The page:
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Unpacking The Governor's Order On 'Nonessential' Workers While Newtown Officials Encourage Vigilance, Self Care



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On Saturday, March 21, First Selectman Dan Rosenthal told The Newtown Bee he is strongly supporting directives to promote social distancing in Governor Ned Lamont's latest executive order. While Health District Director Donna Culbert is hoping residents consider the fluidity of the situation and constant flow of new information related to the COVID-19 virus part of a "new normal" — albeit temporary — and to use whatever means possible to mitigate anxiety.

Culbert told The Newtown Bee she is doing the same to mitigate her own stress as she awaits the inevitable.

"I'm just waiting and expecting the call about our first positive test, and our district residents should be expecting it, too," said Culbert, who's jurisdiction includes all of Newtown, Bridgewater, and Roxbury. "We should be prepared for it, but also continue to remain vigilant about protecting ourselves and our loved ones."

Culbert said although nobody has seen anything like the way this novel coronavirus is impacting the global community — from its origins half a world away to the spread of it across Fairfield County and the state — COVID-19 does share numerous characteristics of other viruses, so there are already a lot of "knowns" about it and how it is likely to behave in certain conditions.

That means as members of households inevitably contract it, and experience the range of symptoms and severity tied to it, they should immediately take every precaution to separate those infected from those who are not.

"People need to work extra hard to keep people who are sick separated from people who are not," the Health Director said. "In households with the illness, they need to practice aggressive disinfecting, especially in any shared areas."

Newtown residents should follow CDC guidance on disinfecting that is targeted at what is known about how this particular virus behaves, and remains active on surfaces that are exposed.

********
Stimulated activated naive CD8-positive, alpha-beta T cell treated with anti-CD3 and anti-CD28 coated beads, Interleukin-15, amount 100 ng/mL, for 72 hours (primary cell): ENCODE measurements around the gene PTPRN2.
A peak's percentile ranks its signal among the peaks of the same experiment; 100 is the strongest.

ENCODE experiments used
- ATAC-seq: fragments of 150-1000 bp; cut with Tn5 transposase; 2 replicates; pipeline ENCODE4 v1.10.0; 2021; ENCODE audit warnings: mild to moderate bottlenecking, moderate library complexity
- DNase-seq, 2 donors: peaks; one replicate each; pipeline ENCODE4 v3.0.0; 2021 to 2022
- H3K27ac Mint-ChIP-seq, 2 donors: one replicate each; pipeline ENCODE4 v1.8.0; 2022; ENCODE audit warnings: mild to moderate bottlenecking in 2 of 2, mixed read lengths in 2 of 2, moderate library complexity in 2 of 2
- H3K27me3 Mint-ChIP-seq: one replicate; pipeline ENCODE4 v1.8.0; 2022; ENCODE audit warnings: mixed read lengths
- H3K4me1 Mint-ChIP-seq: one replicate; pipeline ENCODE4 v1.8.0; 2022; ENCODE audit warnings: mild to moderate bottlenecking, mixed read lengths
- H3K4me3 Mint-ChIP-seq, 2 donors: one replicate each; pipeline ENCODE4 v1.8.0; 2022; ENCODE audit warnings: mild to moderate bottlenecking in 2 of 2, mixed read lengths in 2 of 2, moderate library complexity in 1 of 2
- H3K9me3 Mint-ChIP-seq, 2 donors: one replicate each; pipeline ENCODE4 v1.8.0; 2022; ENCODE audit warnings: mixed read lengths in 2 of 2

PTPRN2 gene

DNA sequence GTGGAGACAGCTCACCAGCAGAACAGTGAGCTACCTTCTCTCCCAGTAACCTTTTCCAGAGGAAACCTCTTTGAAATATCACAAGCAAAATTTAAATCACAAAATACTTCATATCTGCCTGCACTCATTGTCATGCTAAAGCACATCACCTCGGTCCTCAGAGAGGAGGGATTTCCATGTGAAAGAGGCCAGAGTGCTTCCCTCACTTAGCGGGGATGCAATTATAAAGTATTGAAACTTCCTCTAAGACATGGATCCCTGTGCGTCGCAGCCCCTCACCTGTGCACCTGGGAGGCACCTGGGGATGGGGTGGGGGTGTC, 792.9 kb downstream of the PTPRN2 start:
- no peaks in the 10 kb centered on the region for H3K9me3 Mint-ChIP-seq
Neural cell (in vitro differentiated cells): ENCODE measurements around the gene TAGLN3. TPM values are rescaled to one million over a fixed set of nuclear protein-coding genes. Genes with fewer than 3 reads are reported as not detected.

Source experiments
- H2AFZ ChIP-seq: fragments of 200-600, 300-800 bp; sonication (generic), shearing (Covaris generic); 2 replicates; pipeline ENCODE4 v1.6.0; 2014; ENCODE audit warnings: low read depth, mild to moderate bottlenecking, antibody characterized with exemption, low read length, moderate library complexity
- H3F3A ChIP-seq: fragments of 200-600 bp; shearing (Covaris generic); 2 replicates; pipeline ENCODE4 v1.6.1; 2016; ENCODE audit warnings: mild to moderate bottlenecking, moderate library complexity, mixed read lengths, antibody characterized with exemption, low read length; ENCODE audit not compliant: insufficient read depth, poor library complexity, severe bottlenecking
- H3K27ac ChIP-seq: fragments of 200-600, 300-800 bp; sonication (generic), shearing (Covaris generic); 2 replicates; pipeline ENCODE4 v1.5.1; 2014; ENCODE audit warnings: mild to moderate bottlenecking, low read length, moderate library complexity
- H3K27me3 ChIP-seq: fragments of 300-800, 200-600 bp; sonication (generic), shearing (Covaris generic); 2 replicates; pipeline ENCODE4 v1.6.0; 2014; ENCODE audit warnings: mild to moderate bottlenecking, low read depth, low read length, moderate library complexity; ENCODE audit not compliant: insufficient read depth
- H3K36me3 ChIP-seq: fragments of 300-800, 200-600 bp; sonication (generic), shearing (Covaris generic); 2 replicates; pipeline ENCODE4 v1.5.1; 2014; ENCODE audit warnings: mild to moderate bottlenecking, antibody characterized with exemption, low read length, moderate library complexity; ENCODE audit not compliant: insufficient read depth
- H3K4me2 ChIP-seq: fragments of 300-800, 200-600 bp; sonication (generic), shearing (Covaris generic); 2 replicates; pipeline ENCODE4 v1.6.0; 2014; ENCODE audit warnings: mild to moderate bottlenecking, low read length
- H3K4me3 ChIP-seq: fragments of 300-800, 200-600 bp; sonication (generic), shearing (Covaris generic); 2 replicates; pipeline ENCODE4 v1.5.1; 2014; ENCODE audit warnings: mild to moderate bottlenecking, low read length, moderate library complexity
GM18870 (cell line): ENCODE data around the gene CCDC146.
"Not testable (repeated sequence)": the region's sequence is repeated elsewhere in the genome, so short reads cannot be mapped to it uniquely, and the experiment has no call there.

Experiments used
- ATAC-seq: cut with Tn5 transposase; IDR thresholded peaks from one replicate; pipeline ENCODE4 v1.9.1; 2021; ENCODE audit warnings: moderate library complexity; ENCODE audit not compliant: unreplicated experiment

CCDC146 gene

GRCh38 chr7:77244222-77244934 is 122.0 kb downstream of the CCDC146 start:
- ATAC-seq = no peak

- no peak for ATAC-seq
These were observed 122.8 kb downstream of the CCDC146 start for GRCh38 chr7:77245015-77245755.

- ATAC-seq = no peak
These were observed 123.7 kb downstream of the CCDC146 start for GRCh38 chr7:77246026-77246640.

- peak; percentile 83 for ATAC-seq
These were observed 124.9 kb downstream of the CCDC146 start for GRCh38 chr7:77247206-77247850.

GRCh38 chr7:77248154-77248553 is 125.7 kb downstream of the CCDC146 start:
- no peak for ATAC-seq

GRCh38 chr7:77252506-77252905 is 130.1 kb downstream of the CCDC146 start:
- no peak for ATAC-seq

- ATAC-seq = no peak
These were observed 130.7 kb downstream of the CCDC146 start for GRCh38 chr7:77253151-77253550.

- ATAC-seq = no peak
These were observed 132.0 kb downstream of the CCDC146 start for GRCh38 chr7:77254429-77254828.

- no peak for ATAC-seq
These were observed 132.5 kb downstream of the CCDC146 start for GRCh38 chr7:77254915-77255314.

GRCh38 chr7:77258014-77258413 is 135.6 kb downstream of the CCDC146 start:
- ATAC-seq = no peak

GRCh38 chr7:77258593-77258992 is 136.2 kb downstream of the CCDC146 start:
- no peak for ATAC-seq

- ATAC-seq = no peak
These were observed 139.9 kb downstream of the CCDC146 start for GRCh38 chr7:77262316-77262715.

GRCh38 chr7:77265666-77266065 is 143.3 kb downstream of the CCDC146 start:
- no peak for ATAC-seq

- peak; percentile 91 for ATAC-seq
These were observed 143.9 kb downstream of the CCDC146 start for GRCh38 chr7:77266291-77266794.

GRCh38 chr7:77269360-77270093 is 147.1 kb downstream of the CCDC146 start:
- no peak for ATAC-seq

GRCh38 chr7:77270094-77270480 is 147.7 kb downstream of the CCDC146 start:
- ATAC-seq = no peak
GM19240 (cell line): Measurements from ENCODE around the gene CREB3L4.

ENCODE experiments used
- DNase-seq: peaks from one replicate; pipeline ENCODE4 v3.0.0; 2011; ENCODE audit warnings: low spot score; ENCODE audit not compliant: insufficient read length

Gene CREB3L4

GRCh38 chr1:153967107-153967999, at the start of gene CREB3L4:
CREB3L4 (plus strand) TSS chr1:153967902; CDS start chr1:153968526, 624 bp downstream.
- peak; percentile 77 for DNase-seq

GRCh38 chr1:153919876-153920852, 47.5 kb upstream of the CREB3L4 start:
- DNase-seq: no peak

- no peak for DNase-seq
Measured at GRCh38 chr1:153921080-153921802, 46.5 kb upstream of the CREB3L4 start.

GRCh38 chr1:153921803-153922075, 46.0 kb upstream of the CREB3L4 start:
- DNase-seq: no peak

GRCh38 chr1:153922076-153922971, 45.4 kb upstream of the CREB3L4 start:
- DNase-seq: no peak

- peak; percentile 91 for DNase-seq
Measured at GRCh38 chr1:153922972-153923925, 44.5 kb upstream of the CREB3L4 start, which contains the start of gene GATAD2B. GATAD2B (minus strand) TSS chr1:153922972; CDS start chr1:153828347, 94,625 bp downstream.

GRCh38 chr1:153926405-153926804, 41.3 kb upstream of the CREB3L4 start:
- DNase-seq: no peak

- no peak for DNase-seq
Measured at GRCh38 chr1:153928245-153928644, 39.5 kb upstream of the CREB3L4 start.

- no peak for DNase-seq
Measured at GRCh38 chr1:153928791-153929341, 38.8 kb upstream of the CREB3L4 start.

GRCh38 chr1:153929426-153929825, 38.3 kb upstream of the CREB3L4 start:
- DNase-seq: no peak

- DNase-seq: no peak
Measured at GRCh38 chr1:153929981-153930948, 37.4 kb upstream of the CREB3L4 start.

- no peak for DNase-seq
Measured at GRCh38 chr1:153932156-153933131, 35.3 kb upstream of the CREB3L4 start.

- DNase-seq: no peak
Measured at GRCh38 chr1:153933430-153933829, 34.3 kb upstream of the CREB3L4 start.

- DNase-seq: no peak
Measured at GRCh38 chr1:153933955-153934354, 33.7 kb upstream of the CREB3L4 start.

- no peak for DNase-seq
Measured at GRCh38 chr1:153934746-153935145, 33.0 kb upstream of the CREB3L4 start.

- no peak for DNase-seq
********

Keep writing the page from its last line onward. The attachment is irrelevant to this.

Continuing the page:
Culbert is also supporting and promoting wellness, especially among those who are feeling constantly or excessively anxious about the current situation and future unknowns.

"When people are anxious it begins to affect their baseline ability to fight illness," she said. "Excessive worrying could be depleting your defenses and immunity. Understanding there are things we can control and things like this that we can't is important. Then use whatever resources you have to help relieve stress and to focus on what we can do."

Referring to the governor's Friday Executive Order stepping up forced distancing by ordering a range of new closings, the first selectman said, "If we all do our part, we'll put this behind us much faster. This order just promote people staying home and only going out for essentials. If we all follow that, it also forestalls more drastic measures being taken."

As recently as Friday, Rosenthal said he has seen a number of groups of people around the Fairfield Hills campus interacting too close for comfort.

"We don't need to be walking in a big mass, or playing soccer in a large group — that really conflicts with guidance we're getting from virtually all health officials," the first selectman said. He also reminds residents that local parks, playgrounds and facilities like the skate park are closed and being patrolled, and those seen in those facilities are trespassing and may be subject to police intervention.

"If a few friends take a walk together spaced six feet away, that's fine — or doing some soccer drills," he said. "But we have seen the police respond to several parks facilities asking people to leave."

Local Updates, CODE RED